There’s a great line in “The Princess Diaries” where the main character, in all her bad-hair, bespectacled blandness, laments to her friend, “Somebody sat on me again.” (It happens early on, before she gets a makeover and turns into beautiful Anne Hathaway.)
- A woman at the YMCA, with whom I shared a 40-minute conversation, looked at me with ZERO recognition the very next week — and even stuck out her hand to introduce herself to me. I could recall her name (first and last), her kids’ names and ages and how she met her husband, but she didn’t remember speaking to me face to face for 40 minutes!
- The chick in a small-group meeting, who, after sitting across from me every week for 18 consecutive months, asked if I was joining the group for the first time.
Is it me? If I were more dynamic in conversation or more striking, or spoke with a cool accent, I’d register enough impact so people would at least remember my name, even incorrectly. Right?!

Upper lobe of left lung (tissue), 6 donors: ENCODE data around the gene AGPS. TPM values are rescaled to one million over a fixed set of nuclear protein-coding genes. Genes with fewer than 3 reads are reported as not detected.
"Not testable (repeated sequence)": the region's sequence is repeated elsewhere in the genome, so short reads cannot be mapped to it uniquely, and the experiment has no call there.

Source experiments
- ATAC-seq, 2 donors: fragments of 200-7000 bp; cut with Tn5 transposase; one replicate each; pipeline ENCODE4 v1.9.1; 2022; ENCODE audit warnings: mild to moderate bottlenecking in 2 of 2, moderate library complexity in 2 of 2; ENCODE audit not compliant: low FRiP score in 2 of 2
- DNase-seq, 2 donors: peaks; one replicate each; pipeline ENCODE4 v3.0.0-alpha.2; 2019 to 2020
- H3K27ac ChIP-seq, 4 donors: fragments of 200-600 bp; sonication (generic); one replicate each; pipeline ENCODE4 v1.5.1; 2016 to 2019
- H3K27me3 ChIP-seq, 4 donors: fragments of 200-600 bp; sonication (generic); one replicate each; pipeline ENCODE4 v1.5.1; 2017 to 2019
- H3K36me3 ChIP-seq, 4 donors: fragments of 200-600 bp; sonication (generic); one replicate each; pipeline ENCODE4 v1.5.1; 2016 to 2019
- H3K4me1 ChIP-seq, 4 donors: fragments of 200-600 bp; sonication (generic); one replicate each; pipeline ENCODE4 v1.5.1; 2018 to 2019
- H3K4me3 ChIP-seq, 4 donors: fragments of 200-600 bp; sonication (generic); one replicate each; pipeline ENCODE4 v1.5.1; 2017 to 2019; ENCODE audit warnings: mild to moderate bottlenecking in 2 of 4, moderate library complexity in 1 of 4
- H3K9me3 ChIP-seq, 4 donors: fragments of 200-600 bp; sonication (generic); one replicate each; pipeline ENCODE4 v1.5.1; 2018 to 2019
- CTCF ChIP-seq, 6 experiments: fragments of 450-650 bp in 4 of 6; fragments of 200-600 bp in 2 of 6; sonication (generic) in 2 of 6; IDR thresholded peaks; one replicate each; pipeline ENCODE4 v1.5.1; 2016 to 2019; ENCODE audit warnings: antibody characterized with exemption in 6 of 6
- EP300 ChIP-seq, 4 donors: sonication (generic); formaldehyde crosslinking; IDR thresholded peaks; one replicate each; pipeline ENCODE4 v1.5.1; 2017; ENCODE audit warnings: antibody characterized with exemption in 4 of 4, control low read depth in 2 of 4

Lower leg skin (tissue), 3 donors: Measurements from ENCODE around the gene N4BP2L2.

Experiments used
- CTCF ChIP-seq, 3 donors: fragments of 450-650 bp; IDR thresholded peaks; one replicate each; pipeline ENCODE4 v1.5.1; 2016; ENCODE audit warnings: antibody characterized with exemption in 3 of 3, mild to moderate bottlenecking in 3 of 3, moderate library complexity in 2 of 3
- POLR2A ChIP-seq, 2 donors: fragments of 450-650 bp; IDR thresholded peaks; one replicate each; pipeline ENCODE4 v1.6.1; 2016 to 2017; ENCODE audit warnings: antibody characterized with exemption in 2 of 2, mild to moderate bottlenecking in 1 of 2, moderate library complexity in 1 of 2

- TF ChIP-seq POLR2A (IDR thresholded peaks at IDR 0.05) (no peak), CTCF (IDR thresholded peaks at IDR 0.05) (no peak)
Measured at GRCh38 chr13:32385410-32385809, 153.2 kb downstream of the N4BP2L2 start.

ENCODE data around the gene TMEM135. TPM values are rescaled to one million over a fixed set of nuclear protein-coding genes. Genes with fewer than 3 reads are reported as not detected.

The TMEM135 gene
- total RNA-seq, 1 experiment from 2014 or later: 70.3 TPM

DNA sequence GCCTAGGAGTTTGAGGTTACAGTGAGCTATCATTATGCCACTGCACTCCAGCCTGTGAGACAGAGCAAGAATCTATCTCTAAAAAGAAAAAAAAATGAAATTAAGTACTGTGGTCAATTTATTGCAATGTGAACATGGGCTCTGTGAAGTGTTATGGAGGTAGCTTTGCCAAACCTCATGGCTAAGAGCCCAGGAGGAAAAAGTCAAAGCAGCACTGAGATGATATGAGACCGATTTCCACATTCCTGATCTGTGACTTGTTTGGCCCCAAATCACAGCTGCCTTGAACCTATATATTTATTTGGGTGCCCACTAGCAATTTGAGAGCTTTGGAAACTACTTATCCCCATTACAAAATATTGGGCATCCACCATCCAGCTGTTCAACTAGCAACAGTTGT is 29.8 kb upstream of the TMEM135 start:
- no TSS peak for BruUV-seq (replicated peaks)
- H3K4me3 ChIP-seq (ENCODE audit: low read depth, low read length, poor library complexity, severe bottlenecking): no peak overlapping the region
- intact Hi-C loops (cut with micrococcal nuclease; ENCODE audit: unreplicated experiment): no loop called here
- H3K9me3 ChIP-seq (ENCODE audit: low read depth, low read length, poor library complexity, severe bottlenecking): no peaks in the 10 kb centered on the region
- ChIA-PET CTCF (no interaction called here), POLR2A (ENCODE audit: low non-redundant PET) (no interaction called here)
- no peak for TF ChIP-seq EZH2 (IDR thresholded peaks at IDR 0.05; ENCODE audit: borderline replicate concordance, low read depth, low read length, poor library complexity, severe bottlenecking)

But now there’s some relief for me — and you, if you’re a fellow invisible — in the form of an actual medical condition called prosopagnosia. People who don’t like words with more than two syllables call it “face blindness.”
Essentially, the condition impairs a person’s ability to recognize faces. Prosopag…, er, face blindness can render the afflicted unable to identify even people they’ve known for years. According to a study published by The American Journal of Medical Genetics, as many as one in 50 people have some degree of face blindness. (And it so happens many of them are clustered in my township.)
Sadly, there’s no medical treatment. Those who have it rely on cues like hairstyle, voice or context to recognize family, friends and neighbors (or perhaps fellow YMCA or small-group members).
So the next time an acquaintance flashes you that offensively blank look of non-recognition, you can chalk it up to prosopag …, uh, face blindness.